1. Well said. I have to agree with you. Composing as a profession may, sadly, be diminishing in relevance, and perhaps permanently. Supply and Demand. But writing music will always be relevant to the writer. And if it isn’t then why write at all? If the music is in your head, the exercise of expelling it, writing it out, realizing it fully, hearing it realized, should be the greatest reward. Everything else is largely ego and (false) expectation.

  2. Alexander Frank says:

    Exactly right. I imagine people write music for many reasons, but there is an almost certain trade-off regardless of your motivation. If you compose for your own edification, for the pure joy that only musical creation can bring, you must accept that any fame or compensation will be incidental. A composer of talent who desires recognition or money would be better served writing music geared toward radio play or scoring for film.

    If I strove for many years, writing exactly the music I wanted and loved, and it failed to gain any sort of recognition, I would certainly be discouraged. But the frustration would be directed toward others; more of an incredulous sadness that they aren’t affected by my music the way I am. For me, a (amateur) composer who is at least capable of conceiving and writing out novel music that I genuinely enjoy, to merely be given a perfect recording of every piece I ever wrote, even if I had to listen each in solitude, would be enough. The music is its own reward.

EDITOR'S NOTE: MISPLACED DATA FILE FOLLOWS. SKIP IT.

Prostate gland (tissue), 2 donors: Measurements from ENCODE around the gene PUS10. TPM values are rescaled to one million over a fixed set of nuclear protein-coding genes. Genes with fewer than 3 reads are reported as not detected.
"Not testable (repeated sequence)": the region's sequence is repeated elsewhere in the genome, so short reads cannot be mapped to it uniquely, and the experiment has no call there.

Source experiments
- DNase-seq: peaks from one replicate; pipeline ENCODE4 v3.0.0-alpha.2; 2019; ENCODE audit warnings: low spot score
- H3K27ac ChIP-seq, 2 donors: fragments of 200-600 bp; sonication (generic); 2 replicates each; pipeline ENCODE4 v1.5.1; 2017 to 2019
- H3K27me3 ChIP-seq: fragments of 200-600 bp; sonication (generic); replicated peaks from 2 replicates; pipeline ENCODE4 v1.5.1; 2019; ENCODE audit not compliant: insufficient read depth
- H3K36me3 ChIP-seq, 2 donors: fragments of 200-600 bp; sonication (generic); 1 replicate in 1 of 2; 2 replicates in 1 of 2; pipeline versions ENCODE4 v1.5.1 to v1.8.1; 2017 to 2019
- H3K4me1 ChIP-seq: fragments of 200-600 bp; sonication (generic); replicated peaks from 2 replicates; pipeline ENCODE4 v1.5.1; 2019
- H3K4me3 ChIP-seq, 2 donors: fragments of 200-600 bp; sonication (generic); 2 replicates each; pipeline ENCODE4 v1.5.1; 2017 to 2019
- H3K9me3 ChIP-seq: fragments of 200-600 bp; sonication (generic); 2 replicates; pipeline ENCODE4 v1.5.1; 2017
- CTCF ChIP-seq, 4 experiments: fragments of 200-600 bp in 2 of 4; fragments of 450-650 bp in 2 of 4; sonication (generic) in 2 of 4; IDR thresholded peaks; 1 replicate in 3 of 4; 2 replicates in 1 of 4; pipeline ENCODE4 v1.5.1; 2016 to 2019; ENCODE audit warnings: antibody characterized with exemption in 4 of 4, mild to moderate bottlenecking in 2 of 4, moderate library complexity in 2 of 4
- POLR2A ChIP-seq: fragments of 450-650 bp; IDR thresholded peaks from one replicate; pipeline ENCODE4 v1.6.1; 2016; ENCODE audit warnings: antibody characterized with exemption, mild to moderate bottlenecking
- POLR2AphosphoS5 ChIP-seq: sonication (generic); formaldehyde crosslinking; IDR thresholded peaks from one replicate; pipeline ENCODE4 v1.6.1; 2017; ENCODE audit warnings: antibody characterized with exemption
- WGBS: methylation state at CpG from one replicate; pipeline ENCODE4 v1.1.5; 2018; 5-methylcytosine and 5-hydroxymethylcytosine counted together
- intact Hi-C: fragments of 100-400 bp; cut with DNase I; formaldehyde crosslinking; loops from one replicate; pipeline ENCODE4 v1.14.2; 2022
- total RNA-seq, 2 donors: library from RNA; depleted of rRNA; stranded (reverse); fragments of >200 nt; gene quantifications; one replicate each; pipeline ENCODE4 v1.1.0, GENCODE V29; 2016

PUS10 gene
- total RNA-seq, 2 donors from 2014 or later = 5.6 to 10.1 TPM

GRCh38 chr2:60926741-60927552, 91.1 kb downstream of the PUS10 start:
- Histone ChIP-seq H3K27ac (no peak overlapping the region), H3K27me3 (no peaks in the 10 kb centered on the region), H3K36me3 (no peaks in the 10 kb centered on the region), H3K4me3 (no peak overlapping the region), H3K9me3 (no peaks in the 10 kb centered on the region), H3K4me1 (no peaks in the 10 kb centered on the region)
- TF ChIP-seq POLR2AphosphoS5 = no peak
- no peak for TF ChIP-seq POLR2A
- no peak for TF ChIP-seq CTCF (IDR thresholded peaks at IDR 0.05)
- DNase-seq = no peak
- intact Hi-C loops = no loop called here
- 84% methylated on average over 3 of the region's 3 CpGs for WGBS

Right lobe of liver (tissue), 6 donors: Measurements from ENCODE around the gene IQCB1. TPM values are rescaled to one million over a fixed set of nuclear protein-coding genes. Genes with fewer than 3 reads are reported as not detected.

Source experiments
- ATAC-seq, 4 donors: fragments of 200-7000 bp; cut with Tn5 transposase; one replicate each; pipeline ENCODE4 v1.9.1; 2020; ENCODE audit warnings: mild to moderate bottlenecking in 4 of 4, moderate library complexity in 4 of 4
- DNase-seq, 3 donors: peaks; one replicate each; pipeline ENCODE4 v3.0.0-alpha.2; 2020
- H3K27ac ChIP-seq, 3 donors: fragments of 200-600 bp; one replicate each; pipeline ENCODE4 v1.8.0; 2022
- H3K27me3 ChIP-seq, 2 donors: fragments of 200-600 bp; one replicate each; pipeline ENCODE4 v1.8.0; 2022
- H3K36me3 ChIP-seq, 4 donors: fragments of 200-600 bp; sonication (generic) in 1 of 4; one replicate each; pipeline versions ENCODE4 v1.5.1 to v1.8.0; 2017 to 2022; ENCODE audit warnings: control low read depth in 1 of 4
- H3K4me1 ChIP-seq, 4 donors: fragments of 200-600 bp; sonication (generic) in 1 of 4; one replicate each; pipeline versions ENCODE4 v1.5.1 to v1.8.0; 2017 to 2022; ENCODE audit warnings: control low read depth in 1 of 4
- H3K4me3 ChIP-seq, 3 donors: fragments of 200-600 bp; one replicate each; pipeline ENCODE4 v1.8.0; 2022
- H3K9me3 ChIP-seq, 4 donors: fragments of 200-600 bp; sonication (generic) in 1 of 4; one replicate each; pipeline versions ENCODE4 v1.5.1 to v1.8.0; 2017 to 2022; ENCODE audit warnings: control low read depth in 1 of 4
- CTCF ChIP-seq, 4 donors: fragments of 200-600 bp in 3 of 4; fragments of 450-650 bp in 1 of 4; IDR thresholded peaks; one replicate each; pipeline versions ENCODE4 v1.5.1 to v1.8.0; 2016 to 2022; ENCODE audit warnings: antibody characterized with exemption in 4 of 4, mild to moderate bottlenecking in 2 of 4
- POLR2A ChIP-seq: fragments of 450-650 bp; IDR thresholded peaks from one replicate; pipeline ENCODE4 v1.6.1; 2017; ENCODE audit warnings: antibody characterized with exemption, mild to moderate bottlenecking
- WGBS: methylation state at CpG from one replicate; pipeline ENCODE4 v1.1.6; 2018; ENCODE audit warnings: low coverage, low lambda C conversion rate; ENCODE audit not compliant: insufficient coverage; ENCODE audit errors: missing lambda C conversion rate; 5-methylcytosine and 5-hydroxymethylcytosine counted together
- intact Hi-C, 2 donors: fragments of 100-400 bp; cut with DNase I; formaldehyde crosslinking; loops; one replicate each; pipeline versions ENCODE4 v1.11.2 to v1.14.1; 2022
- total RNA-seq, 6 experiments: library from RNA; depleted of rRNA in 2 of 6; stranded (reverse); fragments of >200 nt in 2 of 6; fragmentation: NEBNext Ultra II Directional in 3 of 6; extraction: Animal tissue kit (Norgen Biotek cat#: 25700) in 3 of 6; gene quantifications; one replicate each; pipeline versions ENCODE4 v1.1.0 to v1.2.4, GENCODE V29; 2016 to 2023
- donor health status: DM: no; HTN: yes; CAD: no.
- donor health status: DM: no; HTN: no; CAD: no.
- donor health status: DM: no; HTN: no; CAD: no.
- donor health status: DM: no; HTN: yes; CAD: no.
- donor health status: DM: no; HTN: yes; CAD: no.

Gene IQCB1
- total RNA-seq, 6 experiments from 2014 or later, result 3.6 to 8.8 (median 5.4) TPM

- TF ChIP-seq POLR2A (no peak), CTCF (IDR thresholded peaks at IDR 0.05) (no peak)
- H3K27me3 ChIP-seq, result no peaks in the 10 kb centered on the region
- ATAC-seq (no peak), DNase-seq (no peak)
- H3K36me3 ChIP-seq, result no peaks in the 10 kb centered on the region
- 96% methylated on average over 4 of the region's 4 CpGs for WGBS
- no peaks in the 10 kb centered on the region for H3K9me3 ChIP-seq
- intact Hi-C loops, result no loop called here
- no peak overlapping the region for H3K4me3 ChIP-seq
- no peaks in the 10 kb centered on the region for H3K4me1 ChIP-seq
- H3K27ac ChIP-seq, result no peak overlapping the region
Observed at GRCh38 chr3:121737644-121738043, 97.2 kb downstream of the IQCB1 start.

3. Ben Phelps says:

    Well said indeed. Couldn’t agree more. How many composers have I met who I strongly suspect don’t like listening to their own music? Most of them. I simply can’t understand it.

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How to write an #operaplot

Looking through the 900 odd (sometimes very odd) #operaplot entries, I started noticing some distinct trends, a number of “schools” of #operaplot authoring. This isn’t that surprising, there are only so many ways one can distill a multi hour convergence of music and theater into a coherent series of 140 characters (130 excluding the #operaplotContinue ReadingContinue Reading

12 Responses to How to write an #operaplot

  1. Chickenfeet2003 says:

    “Batter my ears three noted score” was Dr. Atomic

  2. Dale Matt says:


  3. Irene Vartanoff says: